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Tuesday, May 02, 2006

Snow advisory

On Sunday, Chicago Tribune columnist Clarence Page wrote a stirring defense of Tony Snow (free registration required), decisively routing the “liberal critics” who “flooded the Internet with evidence that Snow is, of all things, a conservative!”

Take it away, Mr. Page:

Snow is no refugee from the goofy wing of conservatism. In the 15 years I have known him professionally, he has impressed me repeatedly as a man of conscience who genuinely cares about solving the tough problems of poverty, bad schools and sour race relations.

Solving the tough problems of poverty, bad schools, and sour race relations.  Sounds like a Compassionate Conservative®!  But there’s more:

When he’s not trying to adopt the Rush Limbaugh/ Bill O’Reilly demagogue pose, he’s a guy who sheds more light than heat. His critics do themselves a disservice when they blur that distinction.

OK, it would’ve helped if Mr. Page had explained how many hours per day Tony Snow spends in not trying to adopt the Rush Limbaugh/ Bill O’Reilly demagogue pose, so that we could tell precisely when he’s shedding more light than heat.  But there’s no question that liberal critics blur that distinction.  Why, just the other day, the “weblogger” named “Digby” referred to heat as a form of “electromagnetic radiation,” while Jane Hamsher of “Firedoglake” insisted that light was a measure of the energy in a system.  Let’s get physical, liberal critics!  For once and for all, light and heat are not the same thing.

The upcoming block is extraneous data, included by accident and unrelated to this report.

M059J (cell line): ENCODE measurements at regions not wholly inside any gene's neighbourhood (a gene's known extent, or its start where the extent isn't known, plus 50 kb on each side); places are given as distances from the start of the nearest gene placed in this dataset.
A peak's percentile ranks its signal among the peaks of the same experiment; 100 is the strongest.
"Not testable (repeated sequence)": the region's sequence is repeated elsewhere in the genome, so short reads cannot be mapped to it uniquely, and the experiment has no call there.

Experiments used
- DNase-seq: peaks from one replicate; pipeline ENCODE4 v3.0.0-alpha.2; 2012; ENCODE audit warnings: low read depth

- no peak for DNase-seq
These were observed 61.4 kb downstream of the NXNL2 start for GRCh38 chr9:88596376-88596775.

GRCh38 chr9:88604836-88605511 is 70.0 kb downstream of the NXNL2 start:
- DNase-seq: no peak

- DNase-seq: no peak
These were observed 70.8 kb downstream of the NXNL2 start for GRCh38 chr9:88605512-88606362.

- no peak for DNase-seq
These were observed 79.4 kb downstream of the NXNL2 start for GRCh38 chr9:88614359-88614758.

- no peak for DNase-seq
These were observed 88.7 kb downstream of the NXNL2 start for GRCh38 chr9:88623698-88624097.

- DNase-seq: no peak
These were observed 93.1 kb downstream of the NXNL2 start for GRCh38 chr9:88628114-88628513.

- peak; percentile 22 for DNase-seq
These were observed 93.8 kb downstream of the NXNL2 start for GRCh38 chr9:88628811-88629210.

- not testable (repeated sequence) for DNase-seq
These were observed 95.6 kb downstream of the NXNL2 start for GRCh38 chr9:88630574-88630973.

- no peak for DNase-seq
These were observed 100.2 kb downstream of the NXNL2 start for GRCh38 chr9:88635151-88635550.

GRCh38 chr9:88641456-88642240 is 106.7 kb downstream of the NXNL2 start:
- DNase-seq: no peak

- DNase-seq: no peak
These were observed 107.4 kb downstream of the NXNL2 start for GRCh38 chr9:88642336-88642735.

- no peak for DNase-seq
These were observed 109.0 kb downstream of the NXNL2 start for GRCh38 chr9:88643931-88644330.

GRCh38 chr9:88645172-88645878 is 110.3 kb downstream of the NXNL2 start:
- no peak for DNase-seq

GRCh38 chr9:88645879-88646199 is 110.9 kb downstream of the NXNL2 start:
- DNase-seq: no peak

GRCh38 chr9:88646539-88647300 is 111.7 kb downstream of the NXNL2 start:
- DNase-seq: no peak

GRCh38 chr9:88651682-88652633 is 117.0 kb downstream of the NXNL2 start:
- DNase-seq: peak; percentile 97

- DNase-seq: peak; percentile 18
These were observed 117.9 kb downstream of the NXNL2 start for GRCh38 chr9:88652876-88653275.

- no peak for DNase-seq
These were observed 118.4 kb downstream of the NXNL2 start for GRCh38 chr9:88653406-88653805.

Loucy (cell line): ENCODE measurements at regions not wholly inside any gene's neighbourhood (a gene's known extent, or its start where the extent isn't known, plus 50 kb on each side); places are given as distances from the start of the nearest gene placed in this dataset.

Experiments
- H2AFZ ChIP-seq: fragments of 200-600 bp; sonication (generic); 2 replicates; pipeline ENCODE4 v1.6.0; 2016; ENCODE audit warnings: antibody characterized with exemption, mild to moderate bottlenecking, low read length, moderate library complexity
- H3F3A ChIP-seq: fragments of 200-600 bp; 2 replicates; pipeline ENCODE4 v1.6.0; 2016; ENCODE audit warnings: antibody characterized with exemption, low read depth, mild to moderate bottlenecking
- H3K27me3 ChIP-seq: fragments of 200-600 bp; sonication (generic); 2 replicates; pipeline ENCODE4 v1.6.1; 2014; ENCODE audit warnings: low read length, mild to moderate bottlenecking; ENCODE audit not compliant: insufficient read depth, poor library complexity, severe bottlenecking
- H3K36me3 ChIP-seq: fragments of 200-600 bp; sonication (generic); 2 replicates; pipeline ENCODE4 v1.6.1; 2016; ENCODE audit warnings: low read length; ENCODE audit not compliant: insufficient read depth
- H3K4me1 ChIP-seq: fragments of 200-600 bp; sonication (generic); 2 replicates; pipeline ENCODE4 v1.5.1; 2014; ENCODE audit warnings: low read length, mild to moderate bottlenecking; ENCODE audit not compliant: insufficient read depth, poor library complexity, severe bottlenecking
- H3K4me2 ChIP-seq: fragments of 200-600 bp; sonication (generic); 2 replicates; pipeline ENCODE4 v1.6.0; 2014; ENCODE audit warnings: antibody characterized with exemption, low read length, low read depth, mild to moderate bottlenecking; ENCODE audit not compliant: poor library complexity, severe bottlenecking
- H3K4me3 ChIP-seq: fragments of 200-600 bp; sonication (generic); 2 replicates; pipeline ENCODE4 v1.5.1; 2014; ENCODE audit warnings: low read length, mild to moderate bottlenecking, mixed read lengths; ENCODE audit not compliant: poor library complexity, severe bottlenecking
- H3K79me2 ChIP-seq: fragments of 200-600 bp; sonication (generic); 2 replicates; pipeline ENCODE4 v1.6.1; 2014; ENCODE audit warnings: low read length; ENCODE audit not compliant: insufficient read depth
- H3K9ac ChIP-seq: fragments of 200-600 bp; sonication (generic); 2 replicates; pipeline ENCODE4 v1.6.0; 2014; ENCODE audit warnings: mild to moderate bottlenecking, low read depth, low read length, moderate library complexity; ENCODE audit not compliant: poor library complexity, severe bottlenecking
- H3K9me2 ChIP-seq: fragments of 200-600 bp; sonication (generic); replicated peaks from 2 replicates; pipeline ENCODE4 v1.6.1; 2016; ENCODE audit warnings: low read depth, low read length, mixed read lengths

And now for the nut grafs:

I was particularly disappointed to find one of the controversial quotes that have come back to haunt Snow, since it was unfairly ripped out of context from one of my columns.

A Democratic Senatorial Campaign Committee press release, for example, recounted the quote like this:

“In 1991, then-White House speechwriter Tony Snow defended former Ku Klux Klan leader David Duke, saying, `Duke is talking about things people really care about: high taxes, crummy schools, crime-ridden streets, welfare dependency, equal opportunity. A lot of politicians aren’t talking about these things.’”

Snow’s quote appeared in my Nov. 20, 1991, column and it was not in defense of Duke. Rather, Snow was trying to explain why the former Klansman had just won an estimated 55 percent of the white vote in the Louisiana governor’s race. Snow wanted me to know that, just as those of us who attended Minister Louis Farrakhan’s Million Man March were not acting out of black supremacy or anti-Semitism, neither were all Duke voters moved by racism.